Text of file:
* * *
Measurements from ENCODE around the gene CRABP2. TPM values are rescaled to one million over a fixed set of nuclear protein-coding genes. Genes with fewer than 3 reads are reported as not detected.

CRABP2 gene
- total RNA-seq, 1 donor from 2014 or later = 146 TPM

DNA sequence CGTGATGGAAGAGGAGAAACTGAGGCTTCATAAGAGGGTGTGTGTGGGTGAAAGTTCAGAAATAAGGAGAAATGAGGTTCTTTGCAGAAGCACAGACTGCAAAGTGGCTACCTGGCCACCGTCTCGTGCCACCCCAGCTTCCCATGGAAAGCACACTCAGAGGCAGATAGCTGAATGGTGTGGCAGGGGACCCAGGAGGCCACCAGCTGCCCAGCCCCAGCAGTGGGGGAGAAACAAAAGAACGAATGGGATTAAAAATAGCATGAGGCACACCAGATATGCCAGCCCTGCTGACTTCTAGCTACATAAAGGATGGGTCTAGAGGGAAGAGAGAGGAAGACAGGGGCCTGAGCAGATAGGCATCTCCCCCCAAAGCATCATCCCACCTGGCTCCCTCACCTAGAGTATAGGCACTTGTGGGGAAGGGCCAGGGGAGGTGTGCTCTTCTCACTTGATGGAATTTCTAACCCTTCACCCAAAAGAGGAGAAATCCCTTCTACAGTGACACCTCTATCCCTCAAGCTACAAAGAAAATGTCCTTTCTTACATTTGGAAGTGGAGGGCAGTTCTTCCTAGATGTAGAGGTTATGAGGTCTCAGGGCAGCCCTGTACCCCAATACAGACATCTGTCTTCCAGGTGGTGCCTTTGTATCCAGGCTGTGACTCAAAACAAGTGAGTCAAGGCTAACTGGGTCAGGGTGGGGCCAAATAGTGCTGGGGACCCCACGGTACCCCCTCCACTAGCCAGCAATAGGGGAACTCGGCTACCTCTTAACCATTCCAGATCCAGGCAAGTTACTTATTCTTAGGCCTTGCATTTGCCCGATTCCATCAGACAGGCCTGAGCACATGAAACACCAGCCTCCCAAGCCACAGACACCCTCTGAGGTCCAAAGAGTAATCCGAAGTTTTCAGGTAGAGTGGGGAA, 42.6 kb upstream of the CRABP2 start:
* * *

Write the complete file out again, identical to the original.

Measurements from ENCODE around the gene CRABP2. TPM values are rescaled to one million over a fixed set of nuclear protein-coding genes. Genes with fewer than 3 reads are reported as not detected.

CRABP2 gene
- total RNA-seq, 1 donor from 2014 or later = 146 TPM

DNA sequence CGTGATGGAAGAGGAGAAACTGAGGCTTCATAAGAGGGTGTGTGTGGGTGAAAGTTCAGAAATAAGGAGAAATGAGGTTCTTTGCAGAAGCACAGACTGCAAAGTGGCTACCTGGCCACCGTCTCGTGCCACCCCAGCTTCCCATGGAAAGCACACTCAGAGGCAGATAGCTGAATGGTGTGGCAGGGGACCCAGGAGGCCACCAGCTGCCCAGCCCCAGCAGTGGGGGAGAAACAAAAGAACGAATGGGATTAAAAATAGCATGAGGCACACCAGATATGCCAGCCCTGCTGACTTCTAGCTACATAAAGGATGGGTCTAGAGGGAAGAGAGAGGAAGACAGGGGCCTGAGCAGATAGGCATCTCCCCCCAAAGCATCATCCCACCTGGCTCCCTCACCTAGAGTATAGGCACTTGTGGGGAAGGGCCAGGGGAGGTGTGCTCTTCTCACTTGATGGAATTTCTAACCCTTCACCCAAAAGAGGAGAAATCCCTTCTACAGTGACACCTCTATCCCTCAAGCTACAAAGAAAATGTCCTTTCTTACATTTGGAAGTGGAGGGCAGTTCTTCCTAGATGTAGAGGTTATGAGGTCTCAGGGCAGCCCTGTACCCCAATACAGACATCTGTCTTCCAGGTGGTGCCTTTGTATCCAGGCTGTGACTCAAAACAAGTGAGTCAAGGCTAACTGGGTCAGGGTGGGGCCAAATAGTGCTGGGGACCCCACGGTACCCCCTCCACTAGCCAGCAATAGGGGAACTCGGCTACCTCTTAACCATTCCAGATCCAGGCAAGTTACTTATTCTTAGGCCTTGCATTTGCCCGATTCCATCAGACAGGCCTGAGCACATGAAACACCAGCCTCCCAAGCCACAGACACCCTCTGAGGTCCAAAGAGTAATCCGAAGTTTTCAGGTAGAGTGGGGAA, 42.6 kb upstream of the CRABP2 start: